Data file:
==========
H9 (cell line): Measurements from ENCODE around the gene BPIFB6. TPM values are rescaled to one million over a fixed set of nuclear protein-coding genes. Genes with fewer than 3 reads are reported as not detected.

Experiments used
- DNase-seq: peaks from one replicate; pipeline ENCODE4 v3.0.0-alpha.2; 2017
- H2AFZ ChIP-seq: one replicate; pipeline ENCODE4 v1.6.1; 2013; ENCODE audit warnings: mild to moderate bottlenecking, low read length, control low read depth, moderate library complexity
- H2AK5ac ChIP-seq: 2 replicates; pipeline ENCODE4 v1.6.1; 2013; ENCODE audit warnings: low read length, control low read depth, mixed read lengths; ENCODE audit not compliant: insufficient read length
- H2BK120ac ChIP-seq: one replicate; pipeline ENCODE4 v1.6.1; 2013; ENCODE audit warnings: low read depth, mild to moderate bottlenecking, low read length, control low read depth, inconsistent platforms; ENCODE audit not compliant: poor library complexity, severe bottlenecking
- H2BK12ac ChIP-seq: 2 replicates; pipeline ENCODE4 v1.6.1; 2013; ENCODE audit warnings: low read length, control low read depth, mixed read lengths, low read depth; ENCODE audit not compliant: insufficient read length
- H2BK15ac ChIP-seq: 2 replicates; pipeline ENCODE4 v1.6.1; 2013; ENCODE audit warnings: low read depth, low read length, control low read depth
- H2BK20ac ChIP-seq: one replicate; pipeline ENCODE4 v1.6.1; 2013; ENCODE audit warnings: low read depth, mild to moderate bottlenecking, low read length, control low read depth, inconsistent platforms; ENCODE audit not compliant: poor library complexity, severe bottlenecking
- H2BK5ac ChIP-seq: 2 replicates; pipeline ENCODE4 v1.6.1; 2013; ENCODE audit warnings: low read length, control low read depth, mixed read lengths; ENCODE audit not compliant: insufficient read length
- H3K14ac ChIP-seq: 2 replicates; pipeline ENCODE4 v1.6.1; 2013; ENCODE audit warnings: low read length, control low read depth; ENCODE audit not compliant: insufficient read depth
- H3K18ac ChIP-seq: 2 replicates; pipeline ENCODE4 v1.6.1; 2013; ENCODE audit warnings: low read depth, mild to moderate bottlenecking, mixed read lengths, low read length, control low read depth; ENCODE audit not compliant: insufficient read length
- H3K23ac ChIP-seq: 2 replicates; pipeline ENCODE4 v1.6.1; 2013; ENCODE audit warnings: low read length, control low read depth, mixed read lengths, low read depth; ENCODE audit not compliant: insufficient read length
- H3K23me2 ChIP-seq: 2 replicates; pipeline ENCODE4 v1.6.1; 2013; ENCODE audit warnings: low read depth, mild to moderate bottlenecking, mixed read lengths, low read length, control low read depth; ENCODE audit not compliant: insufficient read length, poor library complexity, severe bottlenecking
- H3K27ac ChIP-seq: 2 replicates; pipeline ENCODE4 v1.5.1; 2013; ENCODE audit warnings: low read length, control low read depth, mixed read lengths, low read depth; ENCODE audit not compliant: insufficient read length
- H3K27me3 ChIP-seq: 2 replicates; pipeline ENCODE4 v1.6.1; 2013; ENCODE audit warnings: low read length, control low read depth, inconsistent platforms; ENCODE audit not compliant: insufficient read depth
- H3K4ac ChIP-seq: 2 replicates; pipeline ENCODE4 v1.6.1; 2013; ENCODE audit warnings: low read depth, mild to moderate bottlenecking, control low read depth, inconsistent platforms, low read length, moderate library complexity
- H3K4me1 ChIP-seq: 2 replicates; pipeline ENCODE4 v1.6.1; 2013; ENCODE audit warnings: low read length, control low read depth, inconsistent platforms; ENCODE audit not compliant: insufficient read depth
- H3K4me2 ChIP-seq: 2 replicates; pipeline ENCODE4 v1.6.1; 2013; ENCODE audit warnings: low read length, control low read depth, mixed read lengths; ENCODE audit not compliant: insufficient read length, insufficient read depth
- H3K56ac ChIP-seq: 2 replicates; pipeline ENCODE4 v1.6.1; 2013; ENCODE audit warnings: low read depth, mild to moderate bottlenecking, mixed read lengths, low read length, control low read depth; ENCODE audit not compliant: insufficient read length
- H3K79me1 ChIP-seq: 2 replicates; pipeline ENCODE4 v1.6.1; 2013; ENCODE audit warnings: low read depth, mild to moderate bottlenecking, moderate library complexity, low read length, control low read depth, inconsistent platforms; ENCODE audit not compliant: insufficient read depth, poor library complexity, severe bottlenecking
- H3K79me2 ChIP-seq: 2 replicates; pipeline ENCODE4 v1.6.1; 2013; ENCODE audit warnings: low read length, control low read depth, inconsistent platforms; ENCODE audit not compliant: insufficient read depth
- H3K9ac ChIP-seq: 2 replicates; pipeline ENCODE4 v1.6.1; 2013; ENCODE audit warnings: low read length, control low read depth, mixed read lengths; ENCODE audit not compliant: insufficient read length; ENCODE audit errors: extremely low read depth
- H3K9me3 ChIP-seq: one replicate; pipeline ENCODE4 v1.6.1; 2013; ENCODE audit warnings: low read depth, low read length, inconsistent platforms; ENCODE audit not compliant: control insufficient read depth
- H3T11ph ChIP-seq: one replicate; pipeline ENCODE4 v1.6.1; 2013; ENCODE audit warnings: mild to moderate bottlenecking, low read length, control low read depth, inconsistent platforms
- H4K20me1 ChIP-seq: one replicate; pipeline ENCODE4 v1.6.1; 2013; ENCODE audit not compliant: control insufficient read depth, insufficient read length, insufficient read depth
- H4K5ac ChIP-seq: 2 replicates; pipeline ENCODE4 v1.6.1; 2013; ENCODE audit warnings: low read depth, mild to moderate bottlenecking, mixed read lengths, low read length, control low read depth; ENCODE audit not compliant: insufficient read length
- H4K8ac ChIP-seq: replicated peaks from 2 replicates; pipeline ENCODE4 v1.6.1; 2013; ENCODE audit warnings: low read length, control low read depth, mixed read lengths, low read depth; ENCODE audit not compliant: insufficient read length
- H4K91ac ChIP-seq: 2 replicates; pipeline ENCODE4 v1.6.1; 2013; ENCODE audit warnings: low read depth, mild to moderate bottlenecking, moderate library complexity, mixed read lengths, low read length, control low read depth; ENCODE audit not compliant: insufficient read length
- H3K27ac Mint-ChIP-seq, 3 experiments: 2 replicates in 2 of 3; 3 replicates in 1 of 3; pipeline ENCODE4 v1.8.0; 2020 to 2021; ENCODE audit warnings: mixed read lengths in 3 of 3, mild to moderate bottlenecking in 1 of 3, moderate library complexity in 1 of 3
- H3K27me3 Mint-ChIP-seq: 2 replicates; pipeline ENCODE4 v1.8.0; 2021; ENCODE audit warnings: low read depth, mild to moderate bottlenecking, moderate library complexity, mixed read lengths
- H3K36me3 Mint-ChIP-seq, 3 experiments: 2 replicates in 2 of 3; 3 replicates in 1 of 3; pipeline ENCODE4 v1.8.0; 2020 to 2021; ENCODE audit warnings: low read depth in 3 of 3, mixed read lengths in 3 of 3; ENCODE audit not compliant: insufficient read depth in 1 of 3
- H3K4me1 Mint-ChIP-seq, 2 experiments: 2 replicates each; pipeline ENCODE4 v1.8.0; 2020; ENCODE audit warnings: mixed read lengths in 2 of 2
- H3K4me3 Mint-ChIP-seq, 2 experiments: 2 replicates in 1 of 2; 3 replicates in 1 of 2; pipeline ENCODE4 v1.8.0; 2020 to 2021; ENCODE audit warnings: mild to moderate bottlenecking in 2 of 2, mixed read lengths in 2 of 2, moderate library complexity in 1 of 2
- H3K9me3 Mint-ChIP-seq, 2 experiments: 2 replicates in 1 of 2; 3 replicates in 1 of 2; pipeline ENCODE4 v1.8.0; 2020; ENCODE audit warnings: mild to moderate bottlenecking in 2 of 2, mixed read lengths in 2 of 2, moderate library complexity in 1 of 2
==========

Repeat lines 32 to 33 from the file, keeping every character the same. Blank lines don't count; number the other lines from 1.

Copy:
- H3K36me3 Mint-ChIP-seq, 3 experiments: 2 replicates in 2 of 3; 3 replicates in 1 of 3; pipeline ENCODE4 v1.8.0; 2020 to 2021; ENCODE audit warnings: low read depth in 3 of 3, mixed read lengths in 3 of 3; ENCODE audit not compliant: insufficient read depth in 1 of 3
- H3K4me1 Mint-ChIP-seq, 2 experiments: 2 replicates each; pipeline ENCODE4 v1.8.0; 2020; ENCODE audit warnings: mixed read lengths in 2 of 2